Adams continued his reformist activities as editor of the North American Review (1870-76).  Moreover, he participated in the Liberal Republican movement.  This group of insurgents, repelled by partisanship and the scandals of the Grant administration, bolted the Republican Party in 1872 and nominated the Democrat Horace Greeley for president.  Their crusade soon foundered.  Adams grew disillusioned with a world he  characterized as devoid of principle.  He was disgusted with demagogic politicians and a society in which all became “servant(s) of the powerhouse.” 

Americans, he wrote, “had no time for thought; they saw, and could see, nothing beyond their day’s work; their attitude to the universe outside them was that of the deep-sea fish.”  His anonymously published novel Democracy, an American Novel (1880) reflected his loss of faith.  The heroine, Madeleine is introduced to the democratic process.  She meets the President and other figures who are equally vacuous.  After her contact with the power brokers, Madeleine concluded:  “Democracy has shaken my nerves to pieces.”

In 1880 Charles W. Eliot, president of Harvard College appointed Adams professor of medieval history.  He was the first American to employ the seminar method in teaching history.  In 1877 he resigned to edit the papers of Thomas Jefferson’s treasury secretary,  Albert Gallatin.  Pursuing his interest in U.S. history, Adams completed two biographies, The Life of Albert .Gallatin (1879) and John Randolph (1882).  He continued to delve into the nation’s early national period, hoping to understand the nature of an evolving American democracy. 

This study culminated in his nine-volume History of the United States of America during the administrations of Jefferson and Madison (1889-91), a scholarly work that received immediate acclaim.  In this work he explored the dilemma of governing an egalitarian society in a political world in which the predominant tendency was to aggrandize power.  In 1884 Adams wrote another novel, Esther.  Published under a pseudonym, Esther dealt with the relationship between religion and modern science, a theme that engaged Adams throughout his life. – (C.McH.)




October 2017
M T W T F S S
« Nov    
 1
2345678
9101112131415
16171819202122
23242526272829
3031  

Enter your email address to subscribe to this blog and receive notifications of new posts by email.

Join 5 other followers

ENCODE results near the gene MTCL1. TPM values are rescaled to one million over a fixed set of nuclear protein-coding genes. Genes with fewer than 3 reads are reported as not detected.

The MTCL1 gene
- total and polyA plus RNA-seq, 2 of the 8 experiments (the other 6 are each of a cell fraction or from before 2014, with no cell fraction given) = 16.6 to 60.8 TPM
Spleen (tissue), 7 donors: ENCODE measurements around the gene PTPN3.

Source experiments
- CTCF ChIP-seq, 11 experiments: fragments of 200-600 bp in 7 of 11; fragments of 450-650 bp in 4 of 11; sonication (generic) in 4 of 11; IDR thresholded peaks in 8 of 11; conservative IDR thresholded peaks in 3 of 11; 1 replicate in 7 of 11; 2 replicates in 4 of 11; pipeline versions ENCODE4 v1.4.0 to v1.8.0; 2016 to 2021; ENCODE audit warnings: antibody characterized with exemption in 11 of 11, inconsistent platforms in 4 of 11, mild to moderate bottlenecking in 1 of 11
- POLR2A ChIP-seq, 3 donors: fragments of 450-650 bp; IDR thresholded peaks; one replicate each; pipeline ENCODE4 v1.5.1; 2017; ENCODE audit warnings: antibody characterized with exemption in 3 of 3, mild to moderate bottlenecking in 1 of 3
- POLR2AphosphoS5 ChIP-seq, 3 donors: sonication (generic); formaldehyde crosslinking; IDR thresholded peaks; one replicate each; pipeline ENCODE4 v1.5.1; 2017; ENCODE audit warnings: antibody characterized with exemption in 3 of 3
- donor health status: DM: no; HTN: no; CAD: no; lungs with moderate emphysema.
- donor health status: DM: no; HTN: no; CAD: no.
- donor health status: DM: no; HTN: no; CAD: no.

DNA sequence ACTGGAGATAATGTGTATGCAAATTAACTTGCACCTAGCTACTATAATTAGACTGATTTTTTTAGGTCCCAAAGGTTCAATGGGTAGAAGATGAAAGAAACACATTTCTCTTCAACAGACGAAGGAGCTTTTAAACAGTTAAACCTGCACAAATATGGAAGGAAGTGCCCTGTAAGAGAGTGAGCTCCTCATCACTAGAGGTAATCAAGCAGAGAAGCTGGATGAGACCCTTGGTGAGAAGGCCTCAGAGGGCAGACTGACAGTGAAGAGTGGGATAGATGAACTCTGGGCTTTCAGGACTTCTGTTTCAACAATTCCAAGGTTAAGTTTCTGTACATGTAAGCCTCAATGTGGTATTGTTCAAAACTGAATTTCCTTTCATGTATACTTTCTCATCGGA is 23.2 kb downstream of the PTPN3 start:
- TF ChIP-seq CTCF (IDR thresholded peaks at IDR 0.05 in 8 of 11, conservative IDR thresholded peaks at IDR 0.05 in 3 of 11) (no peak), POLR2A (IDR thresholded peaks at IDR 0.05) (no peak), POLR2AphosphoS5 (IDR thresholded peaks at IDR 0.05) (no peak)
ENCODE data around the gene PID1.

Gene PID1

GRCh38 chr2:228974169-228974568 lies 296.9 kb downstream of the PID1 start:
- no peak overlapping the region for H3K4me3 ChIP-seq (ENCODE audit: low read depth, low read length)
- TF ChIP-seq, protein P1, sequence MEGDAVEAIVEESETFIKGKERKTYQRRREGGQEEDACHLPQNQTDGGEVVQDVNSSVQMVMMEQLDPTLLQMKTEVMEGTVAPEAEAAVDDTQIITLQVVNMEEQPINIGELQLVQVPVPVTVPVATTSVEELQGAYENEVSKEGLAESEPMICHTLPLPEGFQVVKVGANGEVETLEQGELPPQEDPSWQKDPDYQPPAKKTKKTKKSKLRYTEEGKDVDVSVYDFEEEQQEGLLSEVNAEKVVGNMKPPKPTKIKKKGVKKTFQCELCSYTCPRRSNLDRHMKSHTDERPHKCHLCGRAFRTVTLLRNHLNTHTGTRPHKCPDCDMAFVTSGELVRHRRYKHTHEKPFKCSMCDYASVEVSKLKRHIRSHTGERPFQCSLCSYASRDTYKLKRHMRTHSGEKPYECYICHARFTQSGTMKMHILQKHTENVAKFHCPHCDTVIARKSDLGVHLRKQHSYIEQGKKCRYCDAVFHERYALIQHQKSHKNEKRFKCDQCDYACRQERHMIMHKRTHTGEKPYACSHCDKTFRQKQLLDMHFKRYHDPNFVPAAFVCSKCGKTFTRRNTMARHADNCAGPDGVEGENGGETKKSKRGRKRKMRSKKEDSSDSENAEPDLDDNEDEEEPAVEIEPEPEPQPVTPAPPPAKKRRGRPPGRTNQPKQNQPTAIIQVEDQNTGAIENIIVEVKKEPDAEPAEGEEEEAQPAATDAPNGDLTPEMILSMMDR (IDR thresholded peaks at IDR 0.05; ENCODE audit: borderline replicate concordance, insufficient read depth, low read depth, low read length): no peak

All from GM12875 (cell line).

Active Researchers Actual Leader Advocate Home Gardening Aggrandize Power Aggressive Research Annual Ritual Remembrance Another Tradition Applications in Plant Breeding Appropriate Knowledge Architect Architecture Artificial Coral Reef Asian Champion Asian Country Background Knowledge Best Faculty Member Better man Better Quality Big Gumamela Flowers Bitter Quarrels Books of Old Testaments Building Groups Buildings Career Careful Thinking Caste Place Central Figure Champins in the Game Chiefly Remembered Cloaked Woman Close Friends Closest Friends Collection of Quotations Companion Volume Comparative Life Computerized Operations Conceptual Design Consent of Human Mind Contemplated Flight Contemporary French Influence Continous Emphasis Contrasting Figures Controlling Plant Shoot Formation Conventional Classic Imagery Conventional Copper Wires Creative Designs Crowd of Pupils Crucial Work Line Cultivation of Personal Friendship Cultured Atmosphere Cultured Elite Current Trend Dedicated Coordinator Deep Concern Deep Drainage Channel Deepest Man Deep Hostility Deep Impression Deep Interest Deep Sense of Morality Delicate Neoclassical Adam Style Designs Destructive Fishing Practices Deteriorated Community Development of Plants Dialectical Analysis Direct Influence Disrupted by War Domed hall Domestic Architecture Drastic Conclusion Early Career Early Mathematical Training Early National Period Efficient Transactions Elderly Beau Eldest Son Elegant Art Eminent Scientist Eventual Annexation Exceptional Ability Exemplary Scientific Innovation Exhibition Work Exploding World of Science and Technology Exterior Expression Famed People Fame Writer Famous Convent for Women Famous Historia calamitatum Faster Data Transmission Faster Transactions Field of Huan Nutrition Final Version of Orechestra Fine City Firm Hand First Community-based Program First Important Work Fluent German Speaker Foremost mathematician Foremost Scottish Architect Forest Setting Former Admirer Formidable Cash Crop Formulated Basic Rules Fuller Understanding Functional Equations and integrals Future Frame Golden Calf Good Acquaintance Good Degree Good Life Good Professor Good Reputation Grand Tour of Europe Great Deal Greater in Umber Greatest British Architect Great Hour of Vicotry Great Ideas Great Liberal Sage Great Monasery Great Occasion Great Tragedies Great Variety of Letters Growing power of Economic Monpolies Hard Corals Hard Work Haunting Fear of Senility Heaviliy Critize Highest Advisory Highest Award Highest Priesthood House Completion House Redecoration Immediate Success Importance of Intellectual Work Important Assignment Important Figures Important Position important Professional Influence Independent Philosophy of Language Indigenous Medicinal Plants Influential Supporter Informal Warmth Inspired Men Inteior Style of Slip-pilasters International Consultations Ironic Literary Style Jewish Community Keen Student Kernel of Truth Kid's favorite game Laminated Wood Large Populations Largest Hospital Latest Fashion Layers of Traditions Leading Biblical Scholar Leading Journals Levi Tribe Library Lifelong Friendship Lifetime Study Literary Activity Literary Figure Living Proof Local Consultations Logical Writing Main Responsibility Main Support Foundation Major Viral Disease Many Countries Many Domestic Commissions Many Fundamental Aspect Marine REserves Significant Role Marital Unhappiness Martyred Apostle Materials Mathematical Reasoning Mathematical Talent Mature Style Merit Attention Meticulous Attention Midieval History Milston Moblized Team Modern Egalitarian Modernize Farming Methods Modern Mathematics Modified Foods Monumental Hall More Dominant Position More Effective Marine Sanctuaries More Powerful Whig Most Distinguised Most Distinguised Autobiographies Most Influenc=tial Figure Most Influential Master Most Sacred Part of Tabernacle Most Universally Admired Multilevel Room Narrative Told National Invitation New Architectural Style New Breed New Community New Foundation New Freedom New Light New Lightness New Lord Lieutenant New Monarch Notable Training Numerous Essays Nutritional Acceptability of Cluny Old-fashioned Country Squire Old Center Court Oldest One Oldest Simplest Greek Style Old Patron Opposing Side Opposite Poles of Philosophy Original Unwillingness Oustanding Biographies Out of Place Outstanding Educator Outstanding Pediatrician Award Outstanding Physician Award Own Love Letters Own Religious Correspondence Partially Paralyzed Partial Success Passionate Cares Peace Loving Perfect Building Perpetual Statue Personal Mission Physical Organic Chemistry Point of Dispute Popular Italia Opera Potential Flash Flood Probing Plants Prominent Whig Leader Proper Utilization of Science Public Buildings Purpose of Christ's Life Quiet Force Raised Funds Real Potential Rectangular Building Rectangular Column Resolute Defender of Liberty Resounding Cndemnation Ribbonlike Forms Rich Souce Romantic Figure Romantic Neo-Gothic Castles Sanatorium Scholarly Work Schools Seasonal Changes Second Highest Position Secretly Married Self Taught Enthusiast Seminar Method Seriously Ill Several International Publications Several Prestigious Awards Several Sources Several Studies Several Terraces of Houses Severity Shor Time Short Life Short Masterpiece Short Story Significant Contribution Significant Neo-classical Interiors Significant Researches Similar Fisheries Development Program Simple Things Six-storey Serpentine Wall Skillful Mediation Sled Trip Some Esegetes Source of Supplementary Vitamins Specific Plant Development Pathways Strong Contempt Strong Effort Strong Priesthood Style Style of Decoration Substantial Tory Victory Successful Exterior Successful Forecasts Suitable Position Superior Data Transmission Sustainale Development Sweeping Victory Swollen Volcanic Lake Sympthetic Commentators Tactful Hand Talented Young French Architect Teaching of Philisophy Timid Natures Tirelessly Criticize Top of Mt. Hor Towering Figure Town Hall Traditional Materials Traditional Reaching Typical Patrician Fashion Unbendable Perseverance Undergraduate Degree Undoubted Success Unfavorable Story Unified Scheme Unique Semiconductor Unique Semiconductor Materials University Small Grant Unmarked Grave Unobtrusive Decoration Unofficial Title Unofficial World Singles Champion Unquestionable Love for Country Unusual Area Upper Section of Wall Useful Art Valuable Contribution to Pediatrics Variety of Rice Various Achievement Various Senses Varius Line of Development Very ASctive Part Very Obscure Field Very Popular Music Virtually Collaborated Warm Encouragement Wealthiest Families Wedge-shaped rooms Widely Known Wiltshire Wolly Blameless Wood Structure Work Focus Worse Man Younger Brother James Young Scientist Young Scientists